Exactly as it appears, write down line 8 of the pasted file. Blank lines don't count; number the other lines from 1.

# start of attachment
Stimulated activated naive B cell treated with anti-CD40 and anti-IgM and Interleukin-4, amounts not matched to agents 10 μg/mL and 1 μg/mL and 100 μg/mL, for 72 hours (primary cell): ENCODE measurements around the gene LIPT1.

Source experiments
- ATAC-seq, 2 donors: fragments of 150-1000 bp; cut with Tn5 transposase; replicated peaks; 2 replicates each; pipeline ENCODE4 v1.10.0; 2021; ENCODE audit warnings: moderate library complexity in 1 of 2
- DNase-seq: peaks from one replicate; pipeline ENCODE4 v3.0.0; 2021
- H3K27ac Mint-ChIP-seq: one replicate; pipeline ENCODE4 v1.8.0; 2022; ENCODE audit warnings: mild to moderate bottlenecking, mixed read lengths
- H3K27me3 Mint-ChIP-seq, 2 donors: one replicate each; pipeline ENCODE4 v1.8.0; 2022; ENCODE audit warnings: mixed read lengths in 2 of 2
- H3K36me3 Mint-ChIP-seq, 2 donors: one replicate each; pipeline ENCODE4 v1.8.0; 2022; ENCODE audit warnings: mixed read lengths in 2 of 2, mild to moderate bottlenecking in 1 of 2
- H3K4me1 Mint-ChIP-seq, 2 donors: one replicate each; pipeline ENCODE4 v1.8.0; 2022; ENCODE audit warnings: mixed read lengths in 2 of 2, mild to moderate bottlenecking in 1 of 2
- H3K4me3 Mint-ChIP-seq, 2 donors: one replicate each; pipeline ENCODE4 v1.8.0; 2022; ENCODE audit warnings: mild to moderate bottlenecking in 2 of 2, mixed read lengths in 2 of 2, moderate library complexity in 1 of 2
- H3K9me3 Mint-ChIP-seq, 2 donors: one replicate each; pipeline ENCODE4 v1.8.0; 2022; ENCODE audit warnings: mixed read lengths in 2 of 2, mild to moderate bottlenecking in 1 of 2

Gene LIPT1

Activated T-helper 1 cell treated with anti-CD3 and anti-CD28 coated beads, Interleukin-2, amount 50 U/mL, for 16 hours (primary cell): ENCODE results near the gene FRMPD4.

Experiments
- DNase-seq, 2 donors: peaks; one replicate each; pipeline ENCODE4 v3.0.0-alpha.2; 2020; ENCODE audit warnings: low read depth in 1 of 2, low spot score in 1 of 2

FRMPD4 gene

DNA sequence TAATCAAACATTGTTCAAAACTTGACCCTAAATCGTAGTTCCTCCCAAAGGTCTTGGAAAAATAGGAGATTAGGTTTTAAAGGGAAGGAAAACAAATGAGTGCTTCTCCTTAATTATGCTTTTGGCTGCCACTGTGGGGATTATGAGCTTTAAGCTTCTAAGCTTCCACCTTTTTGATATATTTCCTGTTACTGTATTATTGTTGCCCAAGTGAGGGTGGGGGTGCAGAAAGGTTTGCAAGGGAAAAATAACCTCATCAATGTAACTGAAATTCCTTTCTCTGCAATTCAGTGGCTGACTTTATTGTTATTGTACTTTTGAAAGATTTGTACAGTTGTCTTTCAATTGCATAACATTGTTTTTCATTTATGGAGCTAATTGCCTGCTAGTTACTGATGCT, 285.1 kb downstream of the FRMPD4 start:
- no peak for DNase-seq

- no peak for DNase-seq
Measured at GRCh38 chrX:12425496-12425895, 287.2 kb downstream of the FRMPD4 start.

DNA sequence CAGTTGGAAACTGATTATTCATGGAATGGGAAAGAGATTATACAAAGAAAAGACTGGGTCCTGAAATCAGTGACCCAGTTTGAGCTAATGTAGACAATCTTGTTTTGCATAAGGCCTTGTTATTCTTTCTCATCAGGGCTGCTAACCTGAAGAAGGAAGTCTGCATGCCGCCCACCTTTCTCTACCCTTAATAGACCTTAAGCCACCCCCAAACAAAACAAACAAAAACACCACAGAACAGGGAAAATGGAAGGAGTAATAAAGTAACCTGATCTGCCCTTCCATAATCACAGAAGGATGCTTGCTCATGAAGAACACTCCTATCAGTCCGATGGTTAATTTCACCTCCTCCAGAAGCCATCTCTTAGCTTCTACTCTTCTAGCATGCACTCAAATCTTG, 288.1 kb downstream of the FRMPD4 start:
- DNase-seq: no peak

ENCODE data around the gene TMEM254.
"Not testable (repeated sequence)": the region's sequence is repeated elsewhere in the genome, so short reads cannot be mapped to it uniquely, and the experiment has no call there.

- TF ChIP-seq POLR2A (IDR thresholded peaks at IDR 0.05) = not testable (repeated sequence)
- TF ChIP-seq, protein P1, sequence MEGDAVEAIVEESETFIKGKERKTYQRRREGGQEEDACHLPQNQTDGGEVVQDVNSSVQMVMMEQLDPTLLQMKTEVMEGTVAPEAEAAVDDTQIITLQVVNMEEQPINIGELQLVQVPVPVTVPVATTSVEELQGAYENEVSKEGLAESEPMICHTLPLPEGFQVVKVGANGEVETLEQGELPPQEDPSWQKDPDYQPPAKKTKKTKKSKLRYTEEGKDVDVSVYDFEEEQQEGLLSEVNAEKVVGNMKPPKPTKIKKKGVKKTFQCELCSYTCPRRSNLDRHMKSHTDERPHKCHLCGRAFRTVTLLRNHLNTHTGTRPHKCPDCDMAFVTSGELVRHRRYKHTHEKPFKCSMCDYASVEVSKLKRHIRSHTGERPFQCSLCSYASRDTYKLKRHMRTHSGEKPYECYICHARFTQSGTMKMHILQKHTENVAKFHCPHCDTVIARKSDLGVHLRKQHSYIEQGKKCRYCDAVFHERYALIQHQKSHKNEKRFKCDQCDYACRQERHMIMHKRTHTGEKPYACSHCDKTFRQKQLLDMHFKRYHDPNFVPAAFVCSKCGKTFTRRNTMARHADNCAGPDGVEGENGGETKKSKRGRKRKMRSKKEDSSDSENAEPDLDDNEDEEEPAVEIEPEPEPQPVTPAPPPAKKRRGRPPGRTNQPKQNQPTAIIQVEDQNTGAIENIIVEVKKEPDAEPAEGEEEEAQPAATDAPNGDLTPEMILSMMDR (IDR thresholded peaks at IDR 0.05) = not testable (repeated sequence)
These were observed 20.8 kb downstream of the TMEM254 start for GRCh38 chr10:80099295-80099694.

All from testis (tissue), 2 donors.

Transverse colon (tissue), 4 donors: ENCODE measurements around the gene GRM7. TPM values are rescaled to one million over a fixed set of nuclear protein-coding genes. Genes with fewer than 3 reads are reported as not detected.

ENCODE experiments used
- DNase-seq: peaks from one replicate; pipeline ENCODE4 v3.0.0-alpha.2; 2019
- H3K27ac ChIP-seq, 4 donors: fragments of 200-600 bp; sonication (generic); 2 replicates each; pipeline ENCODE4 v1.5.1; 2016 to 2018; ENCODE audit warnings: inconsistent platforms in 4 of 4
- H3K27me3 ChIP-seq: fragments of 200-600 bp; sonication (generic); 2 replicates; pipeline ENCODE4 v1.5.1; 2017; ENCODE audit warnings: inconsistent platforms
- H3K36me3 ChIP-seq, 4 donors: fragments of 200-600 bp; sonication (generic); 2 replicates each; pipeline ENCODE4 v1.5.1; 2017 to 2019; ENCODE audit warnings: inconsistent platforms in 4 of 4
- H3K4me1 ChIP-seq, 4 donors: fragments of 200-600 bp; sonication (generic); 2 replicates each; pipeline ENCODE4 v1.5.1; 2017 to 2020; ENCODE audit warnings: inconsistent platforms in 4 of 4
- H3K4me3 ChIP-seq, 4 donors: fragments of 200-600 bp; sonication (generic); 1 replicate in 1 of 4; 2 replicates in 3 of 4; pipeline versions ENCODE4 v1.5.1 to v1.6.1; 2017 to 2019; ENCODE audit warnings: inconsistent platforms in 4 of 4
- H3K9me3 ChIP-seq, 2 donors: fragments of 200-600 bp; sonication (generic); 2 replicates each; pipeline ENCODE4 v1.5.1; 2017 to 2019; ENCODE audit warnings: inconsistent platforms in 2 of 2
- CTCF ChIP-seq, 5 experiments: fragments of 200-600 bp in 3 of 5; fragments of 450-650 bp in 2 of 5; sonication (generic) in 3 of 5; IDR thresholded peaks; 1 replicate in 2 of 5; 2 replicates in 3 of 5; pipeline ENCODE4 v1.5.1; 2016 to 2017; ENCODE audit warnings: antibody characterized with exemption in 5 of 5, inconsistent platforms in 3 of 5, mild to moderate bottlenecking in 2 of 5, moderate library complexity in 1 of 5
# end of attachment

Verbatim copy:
- H3K4me1 Mint-ChIP-seq, 2 donors: one replicate each; pipeline ENCODE4 v1.8.0; 2022; ENCODE audit warnings: mixed read lengths in 2 of 2, mild to moderate bottlenecking in 1 of 2